6. a crystalline material used in electronics as a frequency-determining element or for rectification

What is a Crystal, a page on University of California Berkeley’s College of Natural Resources site, says:

Something is crystalline if the atoms or ions that compose it are arranged in a regular way (i.e, a crystal has internal order due to the periodic arrangement of atoms in three dimensions).  Gems are described as amorphous if they are non-crystalline.

Crystals characterized by well developed crystal faces (external surfaces) are described as euhedral . Crystals do not always show well developed crystal faces seen on euhedral examples.

A crystal is built up by arranging atoms and groups of atoms in regular patterns, for example at the corners of a cube or rectangular prism.

The basic arrangement of atoms that describes the crystal structure is identified. This is termed the unit cell.

Crystals must be charge balanced.  This means that the amount of negative charge must be compensated by the same amount of positive charge.

 

So what are crystals made of?

Atoms.

More usefully, Crystal Structure of the elements says that the only elements that don’t form crystals are promethium, astatine, radon, francium, einsteinium, fermium, mendelevium, nobelium, lawrencium, rutherfordium, dubnium, seaborgium, bohriumhassium, meitnerium, darmstadtium, roentgenium, unubium, unutrium, unuquadium, ununpentium, ununhexium, ununseptium, and ununoctium. Of all of these, only radon is found naturally on Earth, and the idea that it has no crystal structure is contradicted by Elements Database which states it has a cubic crystal structure. So it’s quite possible that the others have them as well, and we just don’t know because they tend to fall apart before we can see what they do.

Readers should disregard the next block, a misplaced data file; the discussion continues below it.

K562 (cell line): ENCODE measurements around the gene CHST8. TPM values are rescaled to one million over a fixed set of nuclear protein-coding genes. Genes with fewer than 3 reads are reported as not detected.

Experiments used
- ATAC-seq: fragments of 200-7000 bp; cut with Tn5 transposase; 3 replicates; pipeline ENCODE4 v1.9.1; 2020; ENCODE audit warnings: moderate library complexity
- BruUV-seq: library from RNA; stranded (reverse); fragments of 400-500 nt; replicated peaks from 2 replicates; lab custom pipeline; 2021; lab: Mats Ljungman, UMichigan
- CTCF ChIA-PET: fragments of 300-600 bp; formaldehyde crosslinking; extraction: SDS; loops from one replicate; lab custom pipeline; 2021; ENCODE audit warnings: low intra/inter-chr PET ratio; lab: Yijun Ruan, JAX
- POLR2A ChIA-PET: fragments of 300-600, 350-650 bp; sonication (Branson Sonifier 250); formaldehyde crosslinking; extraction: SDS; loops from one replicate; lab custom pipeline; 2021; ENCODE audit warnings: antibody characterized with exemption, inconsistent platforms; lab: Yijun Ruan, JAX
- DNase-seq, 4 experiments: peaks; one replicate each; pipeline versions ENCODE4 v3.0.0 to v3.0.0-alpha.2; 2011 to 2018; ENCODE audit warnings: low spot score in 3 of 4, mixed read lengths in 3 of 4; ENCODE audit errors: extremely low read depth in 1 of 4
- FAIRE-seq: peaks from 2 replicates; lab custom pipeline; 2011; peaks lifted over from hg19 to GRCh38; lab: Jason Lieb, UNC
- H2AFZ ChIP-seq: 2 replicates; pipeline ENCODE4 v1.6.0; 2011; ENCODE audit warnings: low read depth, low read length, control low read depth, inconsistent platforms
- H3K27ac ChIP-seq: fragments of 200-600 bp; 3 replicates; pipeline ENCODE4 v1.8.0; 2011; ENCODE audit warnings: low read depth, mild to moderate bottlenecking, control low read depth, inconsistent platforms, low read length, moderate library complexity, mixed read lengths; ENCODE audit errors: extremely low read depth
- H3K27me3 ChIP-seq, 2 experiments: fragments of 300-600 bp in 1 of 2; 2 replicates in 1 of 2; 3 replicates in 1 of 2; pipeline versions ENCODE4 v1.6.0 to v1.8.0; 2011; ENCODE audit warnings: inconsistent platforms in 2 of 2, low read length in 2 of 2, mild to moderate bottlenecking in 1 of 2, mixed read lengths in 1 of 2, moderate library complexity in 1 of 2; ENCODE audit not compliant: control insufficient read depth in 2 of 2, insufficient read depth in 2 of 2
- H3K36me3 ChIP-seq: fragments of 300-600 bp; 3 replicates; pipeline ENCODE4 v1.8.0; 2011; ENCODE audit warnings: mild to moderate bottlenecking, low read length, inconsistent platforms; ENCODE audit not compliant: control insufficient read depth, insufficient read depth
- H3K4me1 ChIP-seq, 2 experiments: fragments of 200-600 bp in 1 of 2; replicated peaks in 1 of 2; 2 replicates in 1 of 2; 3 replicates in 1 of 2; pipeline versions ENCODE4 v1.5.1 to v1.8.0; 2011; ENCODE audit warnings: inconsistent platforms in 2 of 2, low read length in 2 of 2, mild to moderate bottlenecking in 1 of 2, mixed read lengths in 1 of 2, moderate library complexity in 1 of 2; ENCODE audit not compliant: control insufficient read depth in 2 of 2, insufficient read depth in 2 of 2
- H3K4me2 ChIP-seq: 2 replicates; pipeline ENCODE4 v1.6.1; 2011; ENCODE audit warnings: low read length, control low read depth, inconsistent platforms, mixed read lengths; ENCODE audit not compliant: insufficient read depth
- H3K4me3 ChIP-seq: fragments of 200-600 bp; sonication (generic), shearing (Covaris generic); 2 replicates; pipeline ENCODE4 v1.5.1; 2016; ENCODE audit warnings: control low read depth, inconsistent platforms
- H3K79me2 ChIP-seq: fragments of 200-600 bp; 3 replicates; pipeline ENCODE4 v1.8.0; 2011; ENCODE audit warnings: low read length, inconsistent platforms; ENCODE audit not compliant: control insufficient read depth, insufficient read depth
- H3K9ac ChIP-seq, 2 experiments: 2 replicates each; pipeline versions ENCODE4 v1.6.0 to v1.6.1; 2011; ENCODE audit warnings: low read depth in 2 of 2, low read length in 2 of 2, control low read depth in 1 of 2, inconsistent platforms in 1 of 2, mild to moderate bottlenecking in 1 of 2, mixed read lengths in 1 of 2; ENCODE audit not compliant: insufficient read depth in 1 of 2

The most common crystals on Earth tend to be made out of the most common elements on Earth. Why? Because they’re available to make crystals. These elements are oxygen (O), silicon (Si), aluminum (Al), iron (Fe), calcium (Ca), sodium (Na), potassium (K), and magnesium (Mg) in the proportions seen below.

I’ll be honest here, and say that I expected carbon (C) to be much higher on that list. You know, what with it being so vital to every living thing we see. But no. Carbon is part of the 1.5% “other”, and makes up only 0.15% of the Earth’s crust. Go figure.